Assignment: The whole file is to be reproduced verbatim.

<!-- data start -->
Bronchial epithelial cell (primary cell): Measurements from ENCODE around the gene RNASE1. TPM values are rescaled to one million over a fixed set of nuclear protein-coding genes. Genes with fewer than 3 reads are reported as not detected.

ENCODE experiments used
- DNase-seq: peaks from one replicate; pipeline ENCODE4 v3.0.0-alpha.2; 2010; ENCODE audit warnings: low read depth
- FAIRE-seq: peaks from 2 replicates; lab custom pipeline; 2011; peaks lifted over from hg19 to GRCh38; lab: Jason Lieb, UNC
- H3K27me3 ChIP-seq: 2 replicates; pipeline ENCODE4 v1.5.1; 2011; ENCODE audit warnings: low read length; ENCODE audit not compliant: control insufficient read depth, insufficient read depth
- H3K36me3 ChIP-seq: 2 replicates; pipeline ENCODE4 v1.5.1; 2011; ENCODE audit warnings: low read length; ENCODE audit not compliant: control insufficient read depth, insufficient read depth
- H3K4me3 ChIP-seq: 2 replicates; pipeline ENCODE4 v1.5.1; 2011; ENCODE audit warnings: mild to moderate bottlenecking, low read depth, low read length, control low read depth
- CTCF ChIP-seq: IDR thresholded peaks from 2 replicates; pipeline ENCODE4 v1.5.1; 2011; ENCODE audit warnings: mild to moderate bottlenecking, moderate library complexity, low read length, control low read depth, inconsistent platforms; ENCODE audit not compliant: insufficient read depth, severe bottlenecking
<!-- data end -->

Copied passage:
Bronchial epithelial cell (primary cell): Measurements from ENCODE around the gene RNASE1. TPM values are rescaled to one million over a fixed set of nuclear protein-coding genes. Genes with fewer than 3 reads are reported as not detected.

ENCODE experiments used
- DNase-seq: peaks from one replicate; pipeline ENCODE4 v3.0.0-alpha.2; 2010; ENCODE audit warnings: low read depth
- FAIRE-seq: peaks from 2 replicates; lab custom pipeline; 2011; peaks lifted over from hg19 to GRCh38; lab: Jason Lieb, UNC
- H3K27me3 ChIP-seq: 2 replicates; pipeline ENCODE4 v1.5.1; 2011; ENCODE audit warnings: low read length; ENCODE audit not compliant: control insufficient read depth, insufficient read depth
- H3K36me3 ChIP-seq: 2 replicates; pipeline ENCODE4 v1.5.1; 2011; ENCODE audit warnings: low read length; ENCODE audit not compliant: control insufficient read depth, insufficient read depth
- H3K4me3 ChIP-seq: 2 replicates; pipeline ENCODE4 v1.5.1; 2011; ENCODE audit warnings: mild to moderate bottlenecking, low read depth, low read length, control low read depth
- CTCF ChIP-seq: IDR thresholded peaks from 2 replicates; pipeline ENCODE4 v1.5.1; 2011; ENCODE audit warnings: mild to moderate bottlenecking, moderate library complexity, low read length, control low read depth, inconsistent platforms; ENCODE audit not compliant: insufficient read depth, severe bottlenecking